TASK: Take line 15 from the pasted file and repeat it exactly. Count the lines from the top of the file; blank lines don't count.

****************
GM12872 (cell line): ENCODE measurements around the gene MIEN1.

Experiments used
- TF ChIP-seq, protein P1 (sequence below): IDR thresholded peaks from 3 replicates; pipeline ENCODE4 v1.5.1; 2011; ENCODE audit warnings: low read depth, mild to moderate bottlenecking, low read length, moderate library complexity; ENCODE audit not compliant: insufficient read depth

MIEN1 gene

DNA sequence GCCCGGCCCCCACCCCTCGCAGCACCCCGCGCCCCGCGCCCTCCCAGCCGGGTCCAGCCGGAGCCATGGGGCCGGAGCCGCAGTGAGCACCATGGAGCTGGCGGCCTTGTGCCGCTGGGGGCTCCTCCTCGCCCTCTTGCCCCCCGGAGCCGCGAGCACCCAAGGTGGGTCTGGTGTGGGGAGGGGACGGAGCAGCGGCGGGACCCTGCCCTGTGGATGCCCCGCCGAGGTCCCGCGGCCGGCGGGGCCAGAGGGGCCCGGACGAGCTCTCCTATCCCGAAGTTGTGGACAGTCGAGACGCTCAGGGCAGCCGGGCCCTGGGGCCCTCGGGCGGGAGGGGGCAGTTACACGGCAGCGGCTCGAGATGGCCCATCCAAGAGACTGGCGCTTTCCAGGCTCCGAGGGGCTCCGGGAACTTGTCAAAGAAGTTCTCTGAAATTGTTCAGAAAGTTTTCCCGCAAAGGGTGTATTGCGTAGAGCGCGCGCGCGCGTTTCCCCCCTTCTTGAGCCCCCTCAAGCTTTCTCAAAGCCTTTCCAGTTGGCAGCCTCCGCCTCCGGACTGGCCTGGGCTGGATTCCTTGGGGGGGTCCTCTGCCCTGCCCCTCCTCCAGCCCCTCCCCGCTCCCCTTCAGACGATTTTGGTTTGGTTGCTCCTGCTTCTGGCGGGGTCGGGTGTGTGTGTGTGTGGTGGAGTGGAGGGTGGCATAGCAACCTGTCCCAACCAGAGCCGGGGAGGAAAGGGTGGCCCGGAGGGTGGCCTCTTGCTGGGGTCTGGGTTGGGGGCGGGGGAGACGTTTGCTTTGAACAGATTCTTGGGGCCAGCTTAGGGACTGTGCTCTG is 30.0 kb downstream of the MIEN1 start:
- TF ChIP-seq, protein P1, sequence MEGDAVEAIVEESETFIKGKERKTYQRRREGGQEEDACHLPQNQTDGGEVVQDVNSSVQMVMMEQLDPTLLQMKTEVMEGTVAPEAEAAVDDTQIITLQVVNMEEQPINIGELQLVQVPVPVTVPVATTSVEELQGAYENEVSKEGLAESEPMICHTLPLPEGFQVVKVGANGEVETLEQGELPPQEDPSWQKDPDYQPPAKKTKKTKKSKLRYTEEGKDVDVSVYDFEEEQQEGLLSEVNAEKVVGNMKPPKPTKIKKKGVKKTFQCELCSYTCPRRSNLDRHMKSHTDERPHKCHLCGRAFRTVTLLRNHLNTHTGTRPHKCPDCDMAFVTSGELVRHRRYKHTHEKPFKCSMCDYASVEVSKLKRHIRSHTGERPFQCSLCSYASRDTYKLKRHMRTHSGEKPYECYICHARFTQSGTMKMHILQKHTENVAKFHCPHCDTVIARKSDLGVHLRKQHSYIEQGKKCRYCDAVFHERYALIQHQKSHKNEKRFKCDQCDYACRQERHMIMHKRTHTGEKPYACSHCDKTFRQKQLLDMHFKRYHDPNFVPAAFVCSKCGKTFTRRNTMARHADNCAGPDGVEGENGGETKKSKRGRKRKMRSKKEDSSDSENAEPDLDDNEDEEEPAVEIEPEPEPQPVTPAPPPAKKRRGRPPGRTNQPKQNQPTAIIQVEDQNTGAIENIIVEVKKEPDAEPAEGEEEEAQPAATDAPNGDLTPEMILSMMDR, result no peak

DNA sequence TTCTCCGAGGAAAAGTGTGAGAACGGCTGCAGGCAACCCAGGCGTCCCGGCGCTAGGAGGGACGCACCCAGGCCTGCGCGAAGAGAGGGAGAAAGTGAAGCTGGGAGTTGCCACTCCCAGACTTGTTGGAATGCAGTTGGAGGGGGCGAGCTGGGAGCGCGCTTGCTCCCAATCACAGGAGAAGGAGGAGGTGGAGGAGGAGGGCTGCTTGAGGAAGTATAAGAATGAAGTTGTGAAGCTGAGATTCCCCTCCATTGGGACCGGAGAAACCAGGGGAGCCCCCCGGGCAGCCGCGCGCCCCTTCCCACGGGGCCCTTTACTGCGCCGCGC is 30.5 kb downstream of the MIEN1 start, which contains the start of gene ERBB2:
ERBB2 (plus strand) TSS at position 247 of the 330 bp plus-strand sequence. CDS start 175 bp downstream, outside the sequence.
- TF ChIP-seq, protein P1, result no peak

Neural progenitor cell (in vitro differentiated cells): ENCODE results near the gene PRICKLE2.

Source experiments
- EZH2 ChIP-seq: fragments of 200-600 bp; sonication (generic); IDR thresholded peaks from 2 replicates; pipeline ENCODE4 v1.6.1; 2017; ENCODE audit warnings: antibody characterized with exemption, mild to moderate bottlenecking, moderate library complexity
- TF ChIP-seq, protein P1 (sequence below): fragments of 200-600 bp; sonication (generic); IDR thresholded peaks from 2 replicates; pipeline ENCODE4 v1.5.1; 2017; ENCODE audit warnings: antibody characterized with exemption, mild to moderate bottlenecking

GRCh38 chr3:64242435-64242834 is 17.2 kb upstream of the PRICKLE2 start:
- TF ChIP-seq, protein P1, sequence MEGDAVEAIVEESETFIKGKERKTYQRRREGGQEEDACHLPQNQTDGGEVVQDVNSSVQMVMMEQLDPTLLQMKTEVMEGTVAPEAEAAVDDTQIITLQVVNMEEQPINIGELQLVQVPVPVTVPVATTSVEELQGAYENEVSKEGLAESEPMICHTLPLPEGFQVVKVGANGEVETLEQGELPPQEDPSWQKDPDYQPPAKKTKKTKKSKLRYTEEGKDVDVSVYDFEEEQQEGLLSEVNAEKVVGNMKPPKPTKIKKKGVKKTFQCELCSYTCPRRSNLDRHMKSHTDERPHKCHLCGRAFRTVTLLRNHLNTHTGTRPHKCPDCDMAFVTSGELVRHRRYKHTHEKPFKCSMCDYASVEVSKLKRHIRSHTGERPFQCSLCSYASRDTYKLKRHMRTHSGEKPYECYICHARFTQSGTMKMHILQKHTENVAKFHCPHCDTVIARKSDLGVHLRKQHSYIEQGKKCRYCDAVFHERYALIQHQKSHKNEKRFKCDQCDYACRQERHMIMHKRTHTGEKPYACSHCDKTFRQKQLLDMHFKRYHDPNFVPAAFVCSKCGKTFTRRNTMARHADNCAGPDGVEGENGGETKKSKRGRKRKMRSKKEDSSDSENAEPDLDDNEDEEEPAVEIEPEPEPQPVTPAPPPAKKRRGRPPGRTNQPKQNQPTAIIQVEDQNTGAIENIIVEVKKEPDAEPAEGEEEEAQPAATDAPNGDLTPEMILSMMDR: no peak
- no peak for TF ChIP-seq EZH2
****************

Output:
- TF ChIP-seq, protein P1, sequence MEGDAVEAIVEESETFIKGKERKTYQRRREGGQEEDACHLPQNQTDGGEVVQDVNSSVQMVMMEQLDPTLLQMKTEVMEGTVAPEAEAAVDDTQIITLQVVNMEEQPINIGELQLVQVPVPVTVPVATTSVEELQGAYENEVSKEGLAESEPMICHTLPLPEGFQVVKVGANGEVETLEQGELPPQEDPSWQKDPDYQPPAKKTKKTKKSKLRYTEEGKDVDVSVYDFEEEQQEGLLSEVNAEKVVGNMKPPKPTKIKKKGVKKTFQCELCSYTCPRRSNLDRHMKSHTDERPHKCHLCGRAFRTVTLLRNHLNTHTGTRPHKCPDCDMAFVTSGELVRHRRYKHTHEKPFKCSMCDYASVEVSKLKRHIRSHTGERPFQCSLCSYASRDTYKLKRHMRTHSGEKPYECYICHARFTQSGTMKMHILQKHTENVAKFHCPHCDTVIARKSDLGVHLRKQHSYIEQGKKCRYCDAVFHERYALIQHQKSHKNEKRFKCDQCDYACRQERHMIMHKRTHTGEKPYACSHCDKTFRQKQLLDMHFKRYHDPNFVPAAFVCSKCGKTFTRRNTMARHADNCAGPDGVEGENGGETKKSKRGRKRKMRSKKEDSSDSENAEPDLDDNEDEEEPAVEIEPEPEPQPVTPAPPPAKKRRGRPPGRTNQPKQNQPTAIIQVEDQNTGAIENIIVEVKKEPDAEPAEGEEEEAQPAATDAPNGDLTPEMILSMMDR: no peak